Almost two years after World War I, Hungarians had to face another, even bigger loss: the dismantling of historic Hungary, the Kingdom of Hungary. Everyone believed the treaty was unjust and forced upon Hungarians. Losing two-thirds of its territory with more than 3 million Hungarians caused such a shock that Hungary sent politicians with no future ambitions to sign the treaty. When they did, life stopped in the whole country and Hungarians began to mourn.
In preparation for the announcement, by June 4, 1920, the government had ordered military readiness for all corps, concentrated military units, and police patrols had been doubled in cities.
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Although the Treaty was to be signed in the afternoon, the whole day went with a number of demonstrations, and Holy Masses. In the morning, a march began from Heroes’ Square through Andrássy Boulevard, with the participants including many refugees and those Hungarians forced to leave their motherland. Pubs, shops, schools, and universities had been closed during the day.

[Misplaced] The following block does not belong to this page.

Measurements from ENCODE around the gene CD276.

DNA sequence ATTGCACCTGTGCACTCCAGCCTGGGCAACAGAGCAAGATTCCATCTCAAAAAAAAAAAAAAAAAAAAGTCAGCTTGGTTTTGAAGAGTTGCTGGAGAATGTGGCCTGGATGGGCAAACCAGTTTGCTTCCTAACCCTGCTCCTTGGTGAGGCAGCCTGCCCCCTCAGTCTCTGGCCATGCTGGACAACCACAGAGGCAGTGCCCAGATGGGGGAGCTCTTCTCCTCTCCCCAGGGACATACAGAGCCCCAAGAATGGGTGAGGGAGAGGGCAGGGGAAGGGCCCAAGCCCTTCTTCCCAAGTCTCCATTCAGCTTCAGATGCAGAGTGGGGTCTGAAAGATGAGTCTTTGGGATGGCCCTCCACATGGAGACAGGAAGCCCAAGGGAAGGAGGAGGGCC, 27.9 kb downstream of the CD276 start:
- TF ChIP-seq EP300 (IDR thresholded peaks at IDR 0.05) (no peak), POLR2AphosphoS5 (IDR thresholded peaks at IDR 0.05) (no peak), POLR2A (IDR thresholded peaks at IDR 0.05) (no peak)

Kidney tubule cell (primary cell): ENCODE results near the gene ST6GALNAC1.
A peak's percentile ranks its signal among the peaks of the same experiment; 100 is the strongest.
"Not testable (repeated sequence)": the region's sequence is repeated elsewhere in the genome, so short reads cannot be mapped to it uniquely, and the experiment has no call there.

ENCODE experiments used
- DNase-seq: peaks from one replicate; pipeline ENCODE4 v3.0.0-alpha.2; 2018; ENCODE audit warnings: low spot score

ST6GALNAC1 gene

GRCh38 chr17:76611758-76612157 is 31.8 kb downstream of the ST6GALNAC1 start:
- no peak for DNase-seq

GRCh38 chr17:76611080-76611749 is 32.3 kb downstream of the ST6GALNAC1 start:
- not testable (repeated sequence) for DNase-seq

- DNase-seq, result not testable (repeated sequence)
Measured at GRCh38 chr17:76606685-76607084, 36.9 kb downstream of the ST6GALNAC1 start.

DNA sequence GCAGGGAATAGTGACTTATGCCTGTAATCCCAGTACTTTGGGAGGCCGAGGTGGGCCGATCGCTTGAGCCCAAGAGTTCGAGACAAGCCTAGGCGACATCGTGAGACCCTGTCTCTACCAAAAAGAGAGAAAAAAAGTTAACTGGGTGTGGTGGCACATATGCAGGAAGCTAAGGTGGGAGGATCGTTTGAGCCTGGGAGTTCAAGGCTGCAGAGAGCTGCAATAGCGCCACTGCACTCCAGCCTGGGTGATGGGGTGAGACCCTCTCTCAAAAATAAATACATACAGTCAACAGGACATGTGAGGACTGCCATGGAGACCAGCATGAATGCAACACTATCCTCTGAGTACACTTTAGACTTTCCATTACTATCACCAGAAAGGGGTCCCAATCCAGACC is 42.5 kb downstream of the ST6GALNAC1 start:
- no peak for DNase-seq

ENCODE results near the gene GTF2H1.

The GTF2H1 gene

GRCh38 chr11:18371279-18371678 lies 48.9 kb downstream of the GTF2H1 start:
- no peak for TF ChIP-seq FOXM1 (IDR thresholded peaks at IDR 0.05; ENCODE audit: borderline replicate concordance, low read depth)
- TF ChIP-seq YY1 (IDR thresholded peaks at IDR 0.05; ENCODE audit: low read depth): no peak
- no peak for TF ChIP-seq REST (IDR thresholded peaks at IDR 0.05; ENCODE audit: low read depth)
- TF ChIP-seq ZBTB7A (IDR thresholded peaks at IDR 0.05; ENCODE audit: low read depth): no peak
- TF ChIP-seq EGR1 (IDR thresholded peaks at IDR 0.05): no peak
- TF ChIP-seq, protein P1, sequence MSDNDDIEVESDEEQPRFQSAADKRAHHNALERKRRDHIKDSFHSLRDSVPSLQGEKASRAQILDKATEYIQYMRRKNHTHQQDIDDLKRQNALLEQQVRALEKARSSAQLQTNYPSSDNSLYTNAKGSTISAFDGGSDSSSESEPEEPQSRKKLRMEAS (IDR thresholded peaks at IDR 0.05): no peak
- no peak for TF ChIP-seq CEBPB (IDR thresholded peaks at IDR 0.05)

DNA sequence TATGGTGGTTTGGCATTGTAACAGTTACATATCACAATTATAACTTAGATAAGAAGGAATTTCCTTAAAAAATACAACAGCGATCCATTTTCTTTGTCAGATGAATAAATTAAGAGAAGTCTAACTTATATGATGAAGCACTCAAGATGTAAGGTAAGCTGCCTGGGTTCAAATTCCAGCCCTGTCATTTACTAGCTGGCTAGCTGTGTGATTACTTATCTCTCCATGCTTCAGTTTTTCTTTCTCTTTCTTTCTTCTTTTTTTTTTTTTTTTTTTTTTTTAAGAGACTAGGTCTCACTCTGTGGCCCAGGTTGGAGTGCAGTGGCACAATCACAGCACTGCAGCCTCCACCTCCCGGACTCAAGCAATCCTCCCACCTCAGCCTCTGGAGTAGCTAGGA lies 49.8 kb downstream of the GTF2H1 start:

News from Paris came in at ten o’clock in the morning, after which bells tolled around Hungary, at some places reportedly ringing the whole day. The whole country began to mourn, people dressed in black, and black flags were hung on public buildings.
At around the time of the signing, in protest against the dictate, the bells of Hungary began to toll once again, in addition, traffic stopped for ten minutes.
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After the signing ceremony, Prime Minister Sándor Simonyi-Semadam announced martial law in order to maintain public order. Beside minor incidents, for example, a gang attack against the secretary of factory owner Manfréd Weiss, June 4th and the coming days reportedly passed calmly on the streets.
The Trianon Treaty then influenced Hungarian public life along with other foreign affairs in the coming years.
featured image: a demonstration at the City Hall in Szeged; via Fortepan/Gábor Fődi